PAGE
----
I am thrilled to perform in Portland for the third summer at the Bach festival. Johann Sebastian Bach is one of my favorite composers, and I am delighted to play his music with so many talented musicians each summer. The audiences that we play for every year are kind, respectful and cultured; it’s clear that Portland attracts passionate people, who are eager to support a world-renowned Bach Festival.
Bach Virtuosi Festival: How long have you been playing violin? What sparked your love of classical music, particularly Bach?
Renee Jolles: I started the violin when I was almost 8 years old. I had been studying piano since the age of 4, however, and my earliest studies of Bach included several of his Inventions, which I loved to practice. An even bigger influence, however, was listening as a child to my mother warm up and practice the harp with transcriptions by Grandjany of Bach’s Solo Violin Partitas and Solo Cello Suites. They sounded so rich and beautiful. I had no idea at that time that these were transcriptions and not original Bach pieces for harp. Imagine my surprise when, at the age of 12, Lewis Kaplan invited me for the first time to listen to his studio class and I heard some of these movements on the violin! Thoroughly confused, I returned home that evening and asked my mother why violinists were playing pieces written for the harp!
BVF: What is it about baroque music, specifically Bach, that you love the most? What is a piece that is among the more challenging for you to perform?
RJ: I love playing all music, not only Baroque music, but Bach is undoubtedly one of the greatest composers of all time. His music never ceases to challenge and amaze me no matter how many times I have played one of his pieces. The solo sonatas and partitas are particularly challenging from both technical and musical perspectives. Although these great works lend themselves to many styles of interpretation, over the years I have been profoundly influenced by working with many great harpsichord players. Learning about the nature of original instruments and styles of performance, as well as performing with them a large variety of Baroque composers, has greatly informed my interpretations. In addition, learning from them how to ornament and improvise has changed the way I look at almost all music of various periods.
BVF: Tell us about a few of your performances and/or tours this past year and about upcoming performances that you will have in the fall?
RJ: Sometimes I cannot believe how fortunate I am to play and teach violin for my career. One of the highlights of this past season was performing Janacek’s Violin Sonata and Dvorak’s Dumky Trio with cellist Truls Mørk and pianist Roman Rabinovich in New York City as part of an Orpheus chamber music series.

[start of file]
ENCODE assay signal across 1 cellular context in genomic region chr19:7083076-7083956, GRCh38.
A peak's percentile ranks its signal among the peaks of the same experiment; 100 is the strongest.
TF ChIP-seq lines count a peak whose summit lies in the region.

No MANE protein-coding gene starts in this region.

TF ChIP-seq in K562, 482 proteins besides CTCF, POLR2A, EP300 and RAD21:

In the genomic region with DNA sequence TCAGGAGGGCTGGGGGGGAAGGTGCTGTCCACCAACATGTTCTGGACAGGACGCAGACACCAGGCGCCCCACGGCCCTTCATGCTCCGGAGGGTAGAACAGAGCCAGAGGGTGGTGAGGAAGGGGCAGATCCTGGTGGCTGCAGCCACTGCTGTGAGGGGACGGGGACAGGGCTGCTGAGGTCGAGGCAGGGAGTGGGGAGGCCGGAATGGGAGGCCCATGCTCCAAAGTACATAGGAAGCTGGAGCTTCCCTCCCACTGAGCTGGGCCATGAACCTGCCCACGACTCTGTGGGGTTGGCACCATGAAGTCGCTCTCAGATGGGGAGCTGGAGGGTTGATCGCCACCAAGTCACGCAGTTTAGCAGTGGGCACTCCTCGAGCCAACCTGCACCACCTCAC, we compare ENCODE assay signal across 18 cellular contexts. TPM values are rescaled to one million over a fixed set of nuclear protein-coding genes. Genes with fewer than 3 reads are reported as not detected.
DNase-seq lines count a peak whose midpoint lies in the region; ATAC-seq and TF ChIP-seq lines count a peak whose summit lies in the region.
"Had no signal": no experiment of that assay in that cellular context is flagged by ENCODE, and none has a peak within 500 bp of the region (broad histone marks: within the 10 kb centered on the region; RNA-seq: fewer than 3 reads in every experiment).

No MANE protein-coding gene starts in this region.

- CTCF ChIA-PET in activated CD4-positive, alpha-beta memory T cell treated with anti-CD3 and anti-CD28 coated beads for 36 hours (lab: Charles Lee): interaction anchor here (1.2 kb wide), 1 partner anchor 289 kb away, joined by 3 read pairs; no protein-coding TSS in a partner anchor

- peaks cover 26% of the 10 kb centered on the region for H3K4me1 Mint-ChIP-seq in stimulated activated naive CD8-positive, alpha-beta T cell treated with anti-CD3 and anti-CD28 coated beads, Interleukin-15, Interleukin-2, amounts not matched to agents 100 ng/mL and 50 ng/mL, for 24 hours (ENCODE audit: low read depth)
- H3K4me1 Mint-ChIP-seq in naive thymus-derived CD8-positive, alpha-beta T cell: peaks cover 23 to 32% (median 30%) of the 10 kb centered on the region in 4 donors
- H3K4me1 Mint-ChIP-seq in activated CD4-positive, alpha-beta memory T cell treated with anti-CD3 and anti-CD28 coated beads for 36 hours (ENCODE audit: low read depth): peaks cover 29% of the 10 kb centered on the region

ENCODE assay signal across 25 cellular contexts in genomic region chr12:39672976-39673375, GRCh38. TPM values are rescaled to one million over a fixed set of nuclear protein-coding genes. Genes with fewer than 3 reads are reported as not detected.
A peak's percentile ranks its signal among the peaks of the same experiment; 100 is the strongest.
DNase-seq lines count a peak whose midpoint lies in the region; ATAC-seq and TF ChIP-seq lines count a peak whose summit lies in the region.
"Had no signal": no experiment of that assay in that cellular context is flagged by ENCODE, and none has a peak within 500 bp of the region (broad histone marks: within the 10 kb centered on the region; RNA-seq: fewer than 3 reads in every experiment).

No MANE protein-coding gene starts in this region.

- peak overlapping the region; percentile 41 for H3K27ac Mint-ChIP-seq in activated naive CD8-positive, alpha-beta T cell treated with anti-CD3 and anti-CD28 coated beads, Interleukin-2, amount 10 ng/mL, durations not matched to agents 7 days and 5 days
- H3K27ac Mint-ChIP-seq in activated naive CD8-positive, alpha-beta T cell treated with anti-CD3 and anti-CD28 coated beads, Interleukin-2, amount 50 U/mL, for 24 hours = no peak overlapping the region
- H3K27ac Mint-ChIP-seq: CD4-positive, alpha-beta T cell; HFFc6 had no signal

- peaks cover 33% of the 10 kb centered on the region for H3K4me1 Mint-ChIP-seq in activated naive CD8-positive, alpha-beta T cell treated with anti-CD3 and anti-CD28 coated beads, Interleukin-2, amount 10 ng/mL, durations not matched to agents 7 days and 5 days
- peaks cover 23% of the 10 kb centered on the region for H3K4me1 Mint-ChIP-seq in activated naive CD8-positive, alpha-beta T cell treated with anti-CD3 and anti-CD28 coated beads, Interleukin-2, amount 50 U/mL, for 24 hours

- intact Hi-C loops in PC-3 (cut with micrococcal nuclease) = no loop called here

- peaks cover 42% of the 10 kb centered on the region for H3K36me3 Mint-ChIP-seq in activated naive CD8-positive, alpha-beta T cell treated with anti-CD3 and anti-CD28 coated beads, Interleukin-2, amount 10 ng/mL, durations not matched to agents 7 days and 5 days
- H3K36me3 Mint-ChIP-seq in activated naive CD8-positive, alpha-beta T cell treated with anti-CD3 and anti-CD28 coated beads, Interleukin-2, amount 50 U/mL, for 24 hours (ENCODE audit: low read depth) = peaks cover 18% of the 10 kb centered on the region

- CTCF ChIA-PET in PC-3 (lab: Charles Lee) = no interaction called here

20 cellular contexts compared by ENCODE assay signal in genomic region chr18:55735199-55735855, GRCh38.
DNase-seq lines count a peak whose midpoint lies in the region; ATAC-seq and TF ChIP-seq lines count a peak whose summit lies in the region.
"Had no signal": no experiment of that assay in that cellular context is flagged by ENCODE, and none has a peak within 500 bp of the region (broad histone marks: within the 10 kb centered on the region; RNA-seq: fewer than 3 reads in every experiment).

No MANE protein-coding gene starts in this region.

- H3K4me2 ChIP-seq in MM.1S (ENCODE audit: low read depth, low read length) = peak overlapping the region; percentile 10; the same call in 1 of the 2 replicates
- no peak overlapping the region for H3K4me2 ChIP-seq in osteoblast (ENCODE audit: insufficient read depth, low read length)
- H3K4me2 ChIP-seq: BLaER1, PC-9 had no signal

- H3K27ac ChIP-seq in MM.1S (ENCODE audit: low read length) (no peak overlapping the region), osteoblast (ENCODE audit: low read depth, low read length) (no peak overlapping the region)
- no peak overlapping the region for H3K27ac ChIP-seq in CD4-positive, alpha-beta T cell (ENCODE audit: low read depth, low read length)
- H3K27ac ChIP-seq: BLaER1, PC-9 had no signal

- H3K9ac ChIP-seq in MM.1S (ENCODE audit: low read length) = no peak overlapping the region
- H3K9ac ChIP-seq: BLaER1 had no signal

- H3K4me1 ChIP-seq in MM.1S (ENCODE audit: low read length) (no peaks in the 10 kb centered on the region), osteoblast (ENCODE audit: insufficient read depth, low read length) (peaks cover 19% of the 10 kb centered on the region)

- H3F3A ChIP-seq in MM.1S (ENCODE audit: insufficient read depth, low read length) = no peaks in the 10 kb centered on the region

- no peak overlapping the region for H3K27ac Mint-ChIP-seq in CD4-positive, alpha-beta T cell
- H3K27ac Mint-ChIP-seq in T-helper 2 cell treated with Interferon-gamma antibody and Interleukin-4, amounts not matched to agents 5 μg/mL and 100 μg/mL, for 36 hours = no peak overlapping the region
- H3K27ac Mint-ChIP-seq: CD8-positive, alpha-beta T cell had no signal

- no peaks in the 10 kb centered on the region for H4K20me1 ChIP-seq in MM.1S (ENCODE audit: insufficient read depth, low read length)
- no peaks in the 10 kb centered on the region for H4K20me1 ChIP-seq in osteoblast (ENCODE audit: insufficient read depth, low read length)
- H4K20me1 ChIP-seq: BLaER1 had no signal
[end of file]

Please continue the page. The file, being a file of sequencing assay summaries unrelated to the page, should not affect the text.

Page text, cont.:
I am excited to perform this summer with my friends and colleagues as a member of Bach Virtuosi in Portland and at the Bowdoin International Music Festival, as well as with Orpheus Chamber Orchestra in Poland in August. In addition to our regular Carnegie Hall series and some domestic touring, Orpheus has tours next season to Europe and Asia. During the year, I also play regularly in the New York area with harpsichordist Anthony Newman and on a chamber music series called Intimate Voices. I am especially looking forward to the New York City premieres in October of two pieces written for me recently, Three Impromptus by David Liptak and Barcarole Variations by Louis Karchin. Other projects which keep me busy are curating the annual Holocaust Remembrance concert at the Eastman School of Music, where I teach violin, and co-directing the faculty chamber music series, Eastman Virtuosi. If not on tour, my time is divided between Rochester, NY and New York City.
BVF: Are you looking forward to being back in Portland in June? You spent many summers in Maine. Do you have any favorite places that you visit when you return? Do you have any activities that are particularly meaningful to you when you return?
RJ: I spent eight summers in Maine as a child studying with Lewis Kaplan, who was my teacher also in NYC for fourteen years! I have so many wonderful memories of those summers in Maine, from seeing fireworks in Bath and Boothbay Harbor for Independence Day to learning how to swim in Curtis pool on the Bowdoin campus, not to mention hearing numerous concerts with fabulous faculty and guest artists. Since then, for several years I have returned to Maine to teach and perform at the festival Lewis founded and directed, Bowdoin International Music Festival. It has also been a pleasure for me to return to Maine occasionally to perform during the winter season in Portland and at Bowdoin, Colby, and Bates colleges. Each summer, I love to visit Popham Beach and have enjoyed sightseeing up and down the Maine Coast. Special memories in Portland include time with my children at the Children's Museum & Theatre of Maine and the Portland Museum of Art. While we will be too busy rehearsing and performing with Bach Virtuosi to do much sightseeing, I am looking forward to eating with my colleagues at many of Portland’s fabulous restaurants.